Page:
When I moved to Florida in 1993, from an arcade standpoint, it was like traveling back in time to about 1982 or so, because every mall had an arcade and people were going to them, especially in Orlando. The scene did start dying off in 1995 or 1996, however.

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I was trying to find this: http://akinokure.blogspot.com/2009/03/home-video-game-consoles-did-not-kill.html when I first responded to this topic. The best part about the article is this graph that shows consoles vs. arcades:

 

videogamesales.JPG

 

It actually shows arcades losing steam before the rise of consoles (1981 time frame). And then it shows a slight bump at the same time as the rise of NES. The decline of the arcade is pretty steady from 1988 to 2002. Consoles over took arcades briefly in 1983ish, but consoles didn't really out pace arcades until about 1990ish. Heck, both arcade and consoles (1991-1996) declined for a time together (meaning the rate of decline, yes I can see consoles were higher than arcades). No matter your feelings about the topic, this graph is still interesting (IMHO).

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12 hours ago, Keatah said:

But I learned in good time and eventually watched every penny I spent at those places. And it carries over till today. Either give away money to arcades and come home $100 poorer or sock it away for that new 2080 RTX.

I learned the same lessons, but now I'm too frugal to splurge for a 2080 even though I could afford it,  lol.   I didn't even like spending $300 for a 2060

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1 hour ago, pboland said:

I was trying to find this: http://akinokure.blogspot.com/2009/03/home-video-game-consoles-did-not-kill.html when I first responded to this topic. The best part about the article is this graph that shows consoles vs. arcades:

 

videogamesales.JPG

 

It actually shows arcades losing steam before the rise of consoles (1981 time frame). And then it shows a slight bump at

Is that hardware sales or quarter intake?   82-83 seemed like the glory days of arcade where I lived.   But that was when machines were popping up everywhere--  laundromats, grocery stores, etc.     They were selling to those locations because the arcades were saturated and not taking that many new games.  I guess that could explain why hardware sales where falling while arcades were thriving...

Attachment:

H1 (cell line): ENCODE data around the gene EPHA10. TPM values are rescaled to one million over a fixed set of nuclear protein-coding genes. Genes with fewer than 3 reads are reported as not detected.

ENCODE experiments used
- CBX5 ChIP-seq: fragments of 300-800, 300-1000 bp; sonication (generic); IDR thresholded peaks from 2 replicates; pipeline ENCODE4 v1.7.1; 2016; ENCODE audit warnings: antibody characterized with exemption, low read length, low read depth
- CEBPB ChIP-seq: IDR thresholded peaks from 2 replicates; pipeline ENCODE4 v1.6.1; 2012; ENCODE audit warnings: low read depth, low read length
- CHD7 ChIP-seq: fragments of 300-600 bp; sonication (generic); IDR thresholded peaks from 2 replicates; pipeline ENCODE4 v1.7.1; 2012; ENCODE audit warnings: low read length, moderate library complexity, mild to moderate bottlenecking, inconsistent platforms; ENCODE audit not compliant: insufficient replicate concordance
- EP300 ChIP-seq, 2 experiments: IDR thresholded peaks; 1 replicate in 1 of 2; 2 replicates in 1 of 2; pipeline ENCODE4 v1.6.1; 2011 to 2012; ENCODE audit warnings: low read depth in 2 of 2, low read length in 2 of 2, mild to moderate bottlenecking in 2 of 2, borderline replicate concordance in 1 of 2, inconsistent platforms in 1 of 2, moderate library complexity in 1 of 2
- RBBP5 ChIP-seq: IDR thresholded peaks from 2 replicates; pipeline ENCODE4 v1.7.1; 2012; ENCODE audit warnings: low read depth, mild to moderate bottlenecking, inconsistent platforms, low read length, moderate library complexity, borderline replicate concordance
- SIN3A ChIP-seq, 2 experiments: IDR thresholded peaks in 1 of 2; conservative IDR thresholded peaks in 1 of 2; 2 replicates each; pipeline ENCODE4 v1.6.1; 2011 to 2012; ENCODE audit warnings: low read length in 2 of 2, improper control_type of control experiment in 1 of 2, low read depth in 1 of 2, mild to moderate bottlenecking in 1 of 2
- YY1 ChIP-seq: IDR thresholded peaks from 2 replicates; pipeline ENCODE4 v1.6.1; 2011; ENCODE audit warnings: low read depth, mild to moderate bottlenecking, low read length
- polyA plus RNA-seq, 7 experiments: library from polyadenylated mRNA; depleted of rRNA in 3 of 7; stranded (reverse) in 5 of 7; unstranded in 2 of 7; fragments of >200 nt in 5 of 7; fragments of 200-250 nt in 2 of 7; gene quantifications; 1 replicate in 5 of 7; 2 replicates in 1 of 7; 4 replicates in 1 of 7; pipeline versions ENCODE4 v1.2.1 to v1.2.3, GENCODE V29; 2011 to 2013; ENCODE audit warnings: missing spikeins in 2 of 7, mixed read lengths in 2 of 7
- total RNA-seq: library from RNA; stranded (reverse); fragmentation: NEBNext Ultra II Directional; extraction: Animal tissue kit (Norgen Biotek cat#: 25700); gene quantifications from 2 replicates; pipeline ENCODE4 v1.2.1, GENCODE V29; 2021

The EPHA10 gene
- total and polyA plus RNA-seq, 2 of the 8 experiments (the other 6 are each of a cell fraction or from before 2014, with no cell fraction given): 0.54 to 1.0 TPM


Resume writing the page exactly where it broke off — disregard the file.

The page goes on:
But then people got bored with the same-old same-old arcade games leading to the home crash..

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1 hour ago, zzip said:

I learned the same lessons, but now I'm too frugal to splurge for a 2080 even though I could afford it,  lol.   I didn't even like spending $300 for a 2060

I'm still using my 2nd hand GTX 1080. I was getting ready to look at a new graphics card because industry publications were saying the 1080 is dated and wouldn't run things like MSFS2020 very well. Bullshit on that. It's running perfectly with everything set to max or near max.

 

I figure once the price drops and bugs get worked out I'll get one 2nd hand. Always something to look forward to!

 

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I dunno, I really don't think that the negative connotation that arcades might have had in the late '80s stuck, because the industry successfully rebranded itself under "Family Entertainment Centers." Check E. Cheeses, Dave & Busters, all of the many clones out there. Of course, many say those aren't "arcades," because they arbitrarily say so. 

 

I would question the sources of that graph, given that the early '90s had massive hits - Street Fighter II, Daytona USA, NBA Jam, Mortal Kombat - each of those games alone were estimated to rake in billions of dollars, NBA Jam generated an estimated $2 billion by itself, but that graph claims that the entire market didn't generate that much total after 1994. 🤷‍♂️

 

I use the word estimate because there is no one that is able to get the numbers on every arcade company out there. Most operators are notorious for clamping down on their earnings and protecting them more than nuclear launch codes. I can't even get fellow operators to tell me what they make on their games in a private group, because they're so paranoid that the numbers will get out or something. So there is a lot of unreported income that's simply impossible to nail down from the arcade side, while that isn't a problem on the home side.

 

There's no one other than the landlord that I report my income to, but that's monthly gross. I don't tell any organization or entity exactly how much each game makes. That same thing is repeated thousands of times across the country with the operators out there. But I guess we're not actually making any money, it's all just a dream because we're actually dead :P